We have joy, we have fun, we have hiking in the sun!
Mountains to Hike, Bike, and Conquer
Hiking challenges have become very popular in the Adirondacks. There is the famous 46 High Peaks challenge, the recently created Saranac Lake 6er and Lake Placid 9er challenges. Tupper Lake is home to the Triad - Coney, Goodman, and Mt. Arab. But what about the other peaks in the region? Tupper Lake is home to many spectacular climbs that haven't made any official list, and all of them are worth exploring! Whether you're looking for a full day adventure or a short hike you can squeeze in alongside other fun activities, check out these five family-friendly hikes near Tupper Lake.
Fall in love with Placid
Lake Placid is a perfect place to take in the colors of fall. There are so many ways to enjoy the season, from outdoor adventure to romantic evenings by a roaring fire. Invent your perfect day with adventure your way and fall in love with Lake Placid in autumn.
A gleeful grind
In mountain biking there are many ups and downs, literally. Ask anyone who bikes and they’ll tell you without hesitation that the downs are the best. Darting between trees, banking turns on berms, launching off jumps… it’s the closest thing to a high speed speeder bike chase on Endor a Star Wars fan can experience. The trick? Finding places with the elevation that allow for an extended downhill riding experience.
Birding sweet spot
Hitchins Bog is a spreading strip of boreal habitat which sits in the southeast corner of St. Lawrence County, a short distance south of Tupper Lake and a stone’s throw north of the Hamilton County line. It is accessed along a railroad bed either by walking south from Horseshoe Lake or by walking north along the bed from the end of Sabattis Road in Hamilton County. Either way you approach it, the railroad bed takes you through a variety of habitats and offers you a long list of birds as a result.
At home in the wilderness
It was a beautiful evening as I unloaded my boat for a paddle on Cheney Pond, one of my favorite little gems to explore in the Adirondacks. The mosquitoes were pestering me as I unloaded the boat, but once I pushed off onto the mirror surface of the lake, I left their annoying hum in favor of the deep, vibrating thrum of the bullfrogs which droned from various places around the shoreline.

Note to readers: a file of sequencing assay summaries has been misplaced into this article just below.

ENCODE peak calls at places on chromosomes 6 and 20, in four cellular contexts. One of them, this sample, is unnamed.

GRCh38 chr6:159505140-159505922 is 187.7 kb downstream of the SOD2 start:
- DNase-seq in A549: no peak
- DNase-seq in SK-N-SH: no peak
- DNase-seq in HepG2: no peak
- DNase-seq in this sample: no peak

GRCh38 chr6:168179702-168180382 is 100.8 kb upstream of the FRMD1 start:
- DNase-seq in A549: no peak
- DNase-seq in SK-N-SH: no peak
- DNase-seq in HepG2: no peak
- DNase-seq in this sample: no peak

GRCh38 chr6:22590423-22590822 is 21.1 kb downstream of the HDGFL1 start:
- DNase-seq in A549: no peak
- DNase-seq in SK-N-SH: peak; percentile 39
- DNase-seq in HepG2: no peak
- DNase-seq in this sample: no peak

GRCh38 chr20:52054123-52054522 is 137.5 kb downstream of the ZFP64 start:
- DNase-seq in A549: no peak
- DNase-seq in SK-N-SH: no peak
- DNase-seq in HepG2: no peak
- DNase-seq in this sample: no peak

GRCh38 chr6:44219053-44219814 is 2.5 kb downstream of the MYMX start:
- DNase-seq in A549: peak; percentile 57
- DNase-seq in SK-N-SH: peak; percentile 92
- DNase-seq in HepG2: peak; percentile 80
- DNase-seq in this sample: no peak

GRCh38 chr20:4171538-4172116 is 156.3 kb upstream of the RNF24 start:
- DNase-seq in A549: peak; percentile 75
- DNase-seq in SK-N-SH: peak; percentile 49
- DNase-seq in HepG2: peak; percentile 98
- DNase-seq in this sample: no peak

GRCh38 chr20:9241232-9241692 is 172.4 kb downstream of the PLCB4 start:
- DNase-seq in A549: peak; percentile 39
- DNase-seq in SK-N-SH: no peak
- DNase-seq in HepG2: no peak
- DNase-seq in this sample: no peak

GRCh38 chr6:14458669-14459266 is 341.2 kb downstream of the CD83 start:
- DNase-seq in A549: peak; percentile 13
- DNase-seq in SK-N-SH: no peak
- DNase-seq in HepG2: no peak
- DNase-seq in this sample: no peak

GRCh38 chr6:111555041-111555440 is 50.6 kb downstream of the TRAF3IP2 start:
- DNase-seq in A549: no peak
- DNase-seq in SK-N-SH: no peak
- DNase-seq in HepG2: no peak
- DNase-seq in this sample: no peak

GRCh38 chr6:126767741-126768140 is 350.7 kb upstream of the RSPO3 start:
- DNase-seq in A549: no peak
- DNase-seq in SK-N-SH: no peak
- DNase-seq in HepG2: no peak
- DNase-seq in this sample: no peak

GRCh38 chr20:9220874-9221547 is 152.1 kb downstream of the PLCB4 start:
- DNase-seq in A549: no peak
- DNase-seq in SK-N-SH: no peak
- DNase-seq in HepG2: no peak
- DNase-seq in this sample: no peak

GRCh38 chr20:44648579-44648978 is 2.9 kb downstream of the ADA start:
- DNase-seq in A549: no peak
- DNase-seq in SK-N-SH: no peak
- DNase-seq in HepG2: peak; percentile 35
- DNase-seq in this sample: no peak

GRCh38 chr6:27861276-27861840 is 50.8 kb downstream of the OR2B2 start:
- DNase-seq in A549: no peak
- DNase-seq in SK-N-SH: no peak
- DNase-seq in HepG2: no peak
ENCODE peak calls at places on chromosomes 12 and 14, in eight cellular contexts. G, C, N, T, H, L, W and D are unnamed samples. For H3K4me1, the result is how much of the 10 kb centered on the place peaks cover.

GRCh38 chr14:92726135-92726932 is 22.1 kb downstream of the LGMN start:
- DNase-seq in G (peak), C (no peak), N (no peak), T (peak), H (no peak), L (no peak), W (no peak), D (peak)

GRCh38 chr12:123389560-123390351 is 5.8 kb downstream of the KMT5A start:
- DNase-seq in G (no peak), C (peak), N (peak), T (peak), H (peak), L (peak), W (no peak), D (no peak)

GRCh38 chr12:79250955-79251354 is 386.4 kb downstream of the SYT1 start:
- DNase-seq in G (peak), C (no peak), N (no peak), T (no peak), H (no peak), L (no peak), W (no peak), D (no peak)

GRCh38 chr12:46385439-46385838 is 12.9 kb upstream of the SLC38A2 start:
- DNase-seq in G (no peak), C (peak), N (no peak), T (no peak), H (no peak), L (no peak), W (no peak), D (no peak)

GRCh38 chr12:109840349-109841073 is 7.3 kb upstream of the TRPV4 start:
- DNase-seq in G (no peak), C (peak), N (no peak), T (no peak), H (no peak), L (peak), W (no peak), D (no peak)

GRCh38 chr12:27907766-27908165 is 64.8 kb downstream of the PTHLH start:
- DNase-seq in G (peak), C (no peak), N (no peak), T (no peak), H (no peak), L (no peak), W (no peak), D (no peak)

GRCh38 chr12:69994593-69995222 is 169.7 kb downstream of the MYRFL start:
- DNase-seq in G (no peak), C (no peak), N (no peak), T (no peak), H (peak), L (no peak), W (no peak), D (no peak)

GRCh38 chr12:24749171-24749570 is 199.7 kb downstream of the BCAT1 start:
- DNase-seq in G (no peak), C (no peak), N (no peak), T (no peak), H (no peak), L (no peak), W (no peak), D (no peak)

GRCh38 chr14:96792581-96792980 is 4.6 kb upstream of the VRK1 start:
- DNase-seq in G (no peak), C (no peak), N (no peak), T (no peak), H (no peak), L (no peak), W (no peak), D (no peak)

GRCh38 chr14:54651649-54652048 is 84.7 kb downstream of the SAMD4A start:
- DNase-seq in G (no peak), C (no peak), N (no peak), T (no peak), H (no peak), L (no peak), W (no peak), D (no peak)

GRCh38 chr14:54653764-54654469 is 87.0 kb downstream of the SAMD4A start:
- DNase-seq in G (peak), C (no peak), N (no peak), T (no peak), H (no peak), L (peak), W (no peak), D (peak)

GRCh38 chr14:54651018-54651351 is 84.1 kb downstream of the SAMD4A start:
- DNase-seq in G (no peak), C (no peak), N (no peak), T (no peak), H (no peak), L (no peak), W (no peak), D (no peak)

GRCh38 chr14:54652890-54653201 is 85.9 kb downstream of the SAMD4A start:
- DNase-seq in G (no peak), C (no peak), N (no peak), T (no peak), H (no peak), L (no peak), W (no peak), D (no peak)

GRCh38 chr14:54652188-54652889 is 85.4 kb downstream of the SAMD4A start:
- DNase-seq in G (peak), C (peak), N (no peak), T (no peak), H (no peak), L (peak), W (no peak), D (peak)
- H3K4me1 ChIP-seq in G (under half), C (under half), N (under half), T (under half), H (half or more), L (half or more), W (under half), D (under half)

To the lighthouses
Lighthouses distinguished by their isolated locations, connection to the sea, and grand heights above the land inspire romance and a little mystery. Lake Champlain has a rich history of lighthouses because it’s a major body of water on the northern east coast of the United States, close to Canada. The lake was once a major throughway — before railroads — for exports like iron ore and lumber traveling all over New England and to the Mid-Atlantic states. Lighthouses may not be as useful today because of technology and different modes of travel, but they are not all lying dormant. Many still tower above the land and sea, beacons of the past, and are manned by the US Coast Guard. I had the opportunity to go on the “Lighthouses of Lake Champlain” open house sponsored by AARCH (Adirondack Architectural Heritage). I spent a Saturday exploring and learning more about the different lighthouses of the Lake Champlain region.
Some of the best views in the High Peaks are views of the High Peaks. If you want proof of that, look no further than Jay Mountain, a peak that towers above Route 9N as it travels through the Ausable River Valley in the town of Jay.
Hit the mud
I'm all for adventure, but sometimes it's a bit nerve-wracking trying something new. I think most people can agree with me on that. So when I was tasked with helping to start a Jeep Rally event at Titus Mountain, in conjunction with the Fourth Coast Jeep Club, nervous was an understatement. I had questions galore: What is a Jeep Rally? What can these vehicles do? What can we do on our mountain?
I started doing some research and another question came to mind: How crazy are these people? But the more I worked with the club members, the more I realized the name of the game was fun and good times, and that newbies and pros alike are welcomed as long as they have the same outlook. After running a very short trial course on the mountain with them to prepare for the event, I was already starting to catch the fever!